Peterson, in reading her story, began to think about people who want to “get in on the finish but who cleverly arrange not to run the race. They appear in church on Sunday wreathed in smiles, entering into the celebration, but there is no personal life that leads up to it or out from it.” There are occasional acts of service or love, but no consistency in the life. “They are plausible and convincing. But in the end they do not run the race, believing through the tough times, praying through the lonely, angry, hurt hours. They have no sense for what is real in religion.” Peterson calls these people religiopaths.

For a few seconds, I’m going to do something that I seldom do. I have believed in Jesus Christ as long as I can remember. I have been a regular church attender for longer than I can remember (I’m sure I was at church the first Sunday that my parents could take me). Of course, going to church doesn’t make one a follower of Christ any more than sitting in a freezer makes one a carton of ice cream.

I believe that, albeit quite imperfectly, I am running the race. I have never stopped running the race. I have believed through tough times, some brought on by my own sin and stupidity. I have, even though tempted to believe that God had abandoned me, never given up on my faith in Jesus. I have watched countless friends “fall away” over the years. It hurts my soul when that happens. Again, my race is nowhere near perfect. I constantly stray off the path, fall in ditches, and trip over stones. But I always get up, brush myself off, and by the grace of God and the power of his Spirit, keep running. Or at least walking. I don’t run much, these days.

The thing is, I am not, in my opinion, a religioupath. But I know some people who seem to be. I know people with incredible knowledge of the Bible, who, for some reason, can’t seem to love their way out of a paper bag. All of that truth does no good without love. Paul makes that clear in 1 Corinthians 13. I, admittedly, used to be a lot like that. There was a time in my life when I knew the Bible better than I know it now. I used to boast that I’ve read it from cover to cover almost twenty times. I don’t boast about that any more, because I don’t think it’s important. What’s important is how the Word of God works in us and through us; how it speaks to us.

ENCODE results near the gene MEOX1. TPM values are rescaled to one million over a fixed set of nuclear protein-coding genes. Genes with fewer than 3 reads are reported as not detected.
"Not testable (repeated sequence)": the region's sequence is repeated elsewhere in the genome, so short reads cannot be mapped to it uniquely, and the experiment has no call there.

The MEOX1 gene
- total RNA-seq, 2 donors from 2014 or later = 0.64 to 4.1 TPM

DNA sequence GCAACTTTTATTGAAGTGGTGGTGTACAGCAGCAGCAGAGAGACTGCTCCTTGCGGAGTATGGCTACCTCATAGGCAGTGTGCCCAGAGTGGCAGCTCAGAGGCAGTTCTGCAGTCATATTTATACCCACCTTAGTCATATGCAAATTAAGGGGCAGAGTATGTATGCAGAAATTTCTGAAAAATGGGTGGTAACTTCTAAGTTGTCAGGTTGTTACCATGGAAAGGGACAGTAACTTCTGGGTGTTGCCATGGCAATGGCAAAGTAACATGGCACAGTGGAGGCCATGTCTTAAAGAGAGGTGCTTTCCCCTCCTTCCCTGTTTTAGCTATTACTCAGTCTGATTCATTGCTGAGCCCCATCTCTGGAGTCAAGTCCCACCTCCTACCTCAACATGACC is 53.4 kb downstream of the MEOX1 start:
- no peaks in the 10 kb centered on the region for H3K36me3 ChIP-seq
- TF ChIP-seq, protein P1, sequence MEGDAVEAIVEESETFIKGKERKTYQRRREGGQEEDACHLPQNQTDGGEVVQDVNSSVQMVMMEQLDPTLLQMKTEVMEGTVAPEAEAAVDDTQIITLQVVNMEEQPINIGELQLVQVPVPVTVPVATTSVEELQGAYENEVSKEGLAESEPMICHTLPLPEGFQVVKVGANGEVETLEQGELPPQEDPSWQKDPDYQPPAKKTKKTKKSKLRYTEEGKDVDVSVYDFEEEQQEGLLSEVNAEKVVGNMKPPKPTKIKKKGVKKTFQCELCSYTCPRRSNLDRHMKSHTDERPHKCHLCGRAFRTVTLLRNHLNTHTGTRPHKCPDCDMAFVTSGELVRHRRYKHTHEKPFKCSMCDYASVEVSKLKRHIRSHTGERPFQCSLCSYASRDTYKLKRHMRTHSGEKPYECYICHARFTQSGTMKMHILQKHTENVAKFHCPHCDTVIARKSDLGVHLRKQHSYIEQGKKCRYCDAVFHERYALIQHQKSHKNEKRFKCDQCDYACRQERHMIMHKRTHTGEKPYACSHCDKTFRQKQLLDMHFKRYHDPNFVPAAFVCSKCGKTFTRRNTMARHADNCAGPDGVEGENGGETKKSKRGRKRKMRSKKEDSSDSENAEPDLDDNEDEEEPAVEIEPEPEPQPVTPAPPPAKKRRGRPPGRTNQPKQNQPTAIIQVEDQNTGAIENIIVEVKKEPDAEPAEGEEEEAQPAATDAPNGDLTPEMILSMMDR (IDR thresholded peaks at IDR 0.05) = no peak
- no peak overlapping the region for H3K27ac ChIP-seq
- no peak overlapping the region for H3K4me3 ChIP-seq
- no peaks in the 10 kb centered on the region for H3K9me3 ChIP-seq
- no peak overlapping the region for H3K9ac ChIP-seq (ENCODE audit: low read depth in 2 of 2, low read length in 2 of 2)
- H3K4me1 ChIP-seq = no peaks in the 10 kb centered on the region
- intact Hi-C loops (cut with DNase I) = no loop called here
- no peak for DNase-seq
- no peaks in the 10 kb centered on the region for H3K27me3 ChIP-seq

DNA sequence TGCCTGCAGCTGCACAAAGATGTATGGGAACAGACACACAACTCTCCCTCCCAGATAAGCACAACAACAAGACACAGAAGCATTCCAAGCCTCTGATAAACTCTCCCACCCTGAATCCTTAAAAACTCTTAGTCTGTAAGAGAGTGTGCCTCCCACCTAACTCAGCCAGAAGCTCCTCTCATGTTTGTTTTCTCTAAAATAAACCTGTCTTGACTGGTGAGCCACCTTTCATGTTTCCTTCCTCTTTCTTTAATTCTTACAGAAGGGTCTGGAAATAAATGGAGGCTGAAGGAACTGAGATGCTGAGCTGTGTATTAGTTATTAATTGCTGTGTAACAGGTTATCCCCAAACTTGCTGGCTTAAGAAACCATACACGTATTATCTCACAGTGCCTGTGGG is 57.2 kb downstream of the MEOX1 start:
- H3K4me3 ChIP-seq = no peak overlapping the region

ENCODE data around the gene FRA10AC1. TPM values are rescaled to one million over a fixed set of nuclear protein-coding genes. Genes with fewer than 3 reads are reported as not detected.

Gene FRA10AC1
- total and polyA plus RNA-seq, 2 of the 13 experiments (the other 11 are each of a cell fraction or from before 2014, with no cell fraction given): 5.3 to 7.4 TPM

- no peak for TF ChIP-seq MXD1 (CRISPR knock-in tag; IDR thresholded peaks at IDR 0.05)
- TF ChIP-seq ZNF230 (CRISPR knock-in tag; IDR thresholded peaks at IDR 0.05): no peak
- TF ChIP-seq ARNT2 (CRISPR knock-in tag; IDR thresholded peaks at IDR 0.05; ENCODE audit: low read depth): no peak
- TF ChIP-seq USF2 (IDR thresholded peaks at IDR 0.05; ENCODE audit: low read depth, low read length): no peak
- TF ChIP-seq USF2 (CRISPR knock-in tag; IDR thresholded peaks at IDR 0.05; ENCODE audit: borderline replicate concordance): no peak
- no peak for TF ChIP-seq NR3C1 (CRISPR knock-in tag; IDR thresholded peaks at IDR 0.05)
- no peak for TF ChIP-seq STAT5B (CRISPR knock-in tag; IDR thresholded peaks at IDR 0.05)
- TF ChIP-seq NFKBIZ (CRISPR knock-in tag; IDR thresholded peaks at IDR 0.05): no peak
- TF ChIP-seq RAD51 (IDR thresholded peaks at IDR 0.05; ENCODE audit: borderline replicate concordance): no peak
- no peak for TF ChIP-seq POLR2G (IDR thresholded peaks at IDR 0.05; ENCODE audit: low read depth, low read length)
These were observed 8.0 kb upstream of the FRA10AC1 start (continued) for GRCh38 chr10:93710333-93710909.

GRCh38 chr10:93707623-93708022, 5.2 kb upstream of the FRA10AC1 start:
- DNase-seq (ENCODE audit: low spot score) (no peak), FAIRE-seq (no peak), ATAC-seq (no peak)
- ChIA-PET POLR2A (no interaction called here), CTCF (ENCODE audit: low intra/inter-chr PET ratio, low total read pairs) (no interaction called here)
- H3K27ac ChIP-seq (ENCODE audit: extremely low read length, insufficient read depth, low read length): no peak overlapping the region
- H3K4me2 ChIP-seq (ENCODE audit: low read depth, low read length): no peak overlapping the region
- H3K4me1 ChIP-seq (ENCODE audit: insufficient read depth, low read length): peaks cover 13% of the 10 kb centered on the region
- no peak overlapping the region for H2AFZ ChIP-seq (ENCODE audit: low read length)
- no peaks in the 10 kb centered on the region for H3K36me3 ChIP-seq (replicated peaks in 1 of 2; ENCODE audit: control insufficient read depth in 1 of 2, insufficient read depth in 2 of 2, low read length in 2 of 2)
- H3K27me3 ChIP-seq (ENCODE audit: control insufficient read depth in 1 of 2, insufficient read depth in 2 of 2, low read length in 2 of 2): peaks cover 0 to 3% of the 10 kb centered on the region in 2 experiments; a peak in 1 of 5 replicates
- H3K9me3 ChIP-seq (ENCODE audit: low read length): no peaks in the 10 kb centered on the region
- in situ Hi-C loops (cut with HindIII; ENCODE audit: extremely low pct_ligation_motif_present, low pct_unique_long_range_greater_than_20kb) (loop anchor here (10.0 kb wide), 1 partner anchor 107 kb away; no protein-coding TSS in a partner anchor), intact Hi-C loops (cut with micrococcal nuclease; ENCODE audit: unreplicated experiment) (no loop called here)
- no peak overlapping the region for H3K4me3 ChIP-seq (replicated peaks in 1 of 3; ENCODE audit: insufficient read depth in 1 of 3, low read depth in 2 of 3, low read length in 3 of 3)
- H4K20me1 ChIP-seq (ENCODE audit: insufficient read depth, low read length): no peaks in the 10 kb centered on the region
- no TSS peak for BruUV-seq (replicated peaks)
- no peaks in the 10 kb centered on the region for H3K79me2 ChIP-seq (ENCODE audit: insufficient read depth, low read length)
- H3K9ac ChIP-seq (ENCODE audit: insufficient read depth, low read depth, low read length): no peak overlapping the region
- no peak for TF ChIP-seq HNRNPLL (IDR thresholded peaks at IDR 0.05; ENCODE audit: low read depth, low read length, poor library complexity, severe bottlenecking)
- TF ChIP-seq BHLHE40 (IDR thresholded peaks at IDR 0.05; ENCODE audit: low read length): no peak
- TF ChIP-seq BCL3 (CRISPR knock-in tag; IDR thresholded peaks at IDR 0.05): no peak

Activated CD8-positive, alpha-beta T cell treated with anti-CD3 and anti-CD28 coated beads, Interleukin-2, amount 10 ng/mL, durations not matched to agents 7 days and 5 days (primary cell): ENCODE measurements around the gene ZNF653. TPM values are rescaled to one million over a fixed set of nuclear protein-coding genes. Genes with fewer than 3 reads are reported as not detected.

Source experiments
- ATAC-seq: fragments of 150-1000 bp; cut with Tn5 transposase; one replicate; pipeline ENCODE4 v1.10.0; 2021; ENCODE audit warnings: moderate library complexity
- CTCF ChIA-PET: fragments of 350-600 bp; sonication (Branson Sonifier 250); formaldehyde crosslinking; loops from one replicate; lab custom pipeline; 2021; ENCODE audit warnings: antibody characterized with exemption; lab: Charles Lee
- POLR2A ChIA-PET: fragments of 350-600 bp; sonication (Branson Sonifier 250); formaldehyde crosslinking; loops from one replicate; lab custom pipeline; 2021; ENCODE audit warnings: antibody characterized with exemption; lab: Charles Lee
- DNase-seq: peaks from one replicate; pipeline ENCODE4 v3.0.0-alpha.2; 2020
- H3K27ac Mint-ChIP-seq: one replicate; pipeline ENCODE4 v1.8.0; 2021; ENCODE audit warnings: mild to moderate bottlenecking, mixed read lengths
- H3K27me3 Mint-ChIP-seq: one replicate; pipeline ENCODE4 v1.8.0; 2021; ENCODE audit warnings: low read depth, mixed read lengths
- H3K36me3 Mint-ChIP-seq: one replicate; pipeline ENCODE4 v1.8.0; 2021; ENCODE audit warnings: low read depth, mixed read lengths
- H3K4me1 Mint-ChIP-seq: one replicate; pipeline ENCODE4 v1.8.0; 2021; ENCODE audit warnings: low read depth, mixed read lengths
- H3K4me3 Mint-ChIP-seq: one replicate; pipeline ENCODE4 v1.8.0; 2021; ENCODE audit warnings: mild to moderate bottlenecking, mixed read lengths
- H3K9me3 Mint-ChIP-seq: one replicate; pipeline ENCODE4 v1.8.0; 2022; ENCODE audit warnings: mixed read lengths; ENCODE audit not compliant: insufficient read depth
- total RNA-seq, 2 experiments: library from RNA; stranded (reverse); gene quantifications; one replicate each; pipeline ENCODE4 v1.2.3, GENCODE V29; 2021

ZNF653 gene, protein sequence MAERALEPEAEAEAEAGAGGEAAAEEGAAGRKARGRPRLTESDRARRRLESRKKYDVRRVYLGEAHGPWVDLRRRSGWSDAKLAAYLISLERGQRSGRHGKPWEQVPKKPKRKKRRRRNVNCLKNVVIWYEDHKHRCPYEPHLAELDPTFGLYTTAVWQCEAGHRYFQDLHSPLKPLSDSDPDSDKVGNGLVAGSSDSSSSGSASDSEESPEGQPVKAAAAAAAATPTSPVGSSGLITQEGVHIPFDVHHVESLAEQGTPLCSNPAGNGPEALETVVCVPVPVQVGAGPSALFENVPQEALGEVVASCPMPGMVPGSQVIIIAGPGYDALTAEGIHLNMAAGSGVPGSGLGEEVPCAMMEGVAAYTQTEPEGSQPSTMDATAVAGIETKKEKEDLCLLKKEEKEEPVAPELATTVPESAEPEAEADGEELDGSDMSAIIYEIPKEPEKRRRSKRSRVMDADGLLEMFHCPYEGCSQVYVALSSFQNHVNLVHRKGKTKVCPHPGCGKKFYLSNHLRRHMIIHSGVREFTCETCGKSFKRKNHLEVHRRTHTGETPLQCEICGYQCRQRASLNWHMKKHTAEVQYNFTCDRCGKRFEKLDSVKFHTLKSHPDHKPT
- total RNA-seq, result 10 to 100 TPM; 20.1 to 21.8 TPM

And how we love one another.

I don’t know about you, but I’m running hard for the finish line. I’m giving it everything I’ve got. No sloppy living for me! I’m staying alert and in top condition. I’m not going to get caught napping, telling everyone else all about it and then missing out myself. 
1 Corinthians 9:26-27 (The Message)

Father, I’m trusting you in this journey, this “race.” The path that I am on (or at least try to be on) is that path on which you have placed me. It is my path. No one else’s path is of any concern to me, other than the necessity that I cheer them on as they run their path. But it is also important for me to realize that how I run my race affects other people, as well. Every action, thought, reaction, and word that comes from me has an effect on the body of Christ. We cannot run our race alone, and we dare not try. Help me to not be a religiopath. Help me to stay the course, run the race, and walk in the easy yoke of Jesus.
Even so, come, Lord Jesus!

Don’t panic. I’m with you. There’s no need to fear for I’m your God. I’ll give you strength. I’ll help you. I’ll hold you steady, keep a firm grip on you.
Isaiah 41:10 (The Message)

Grace and peace, friends.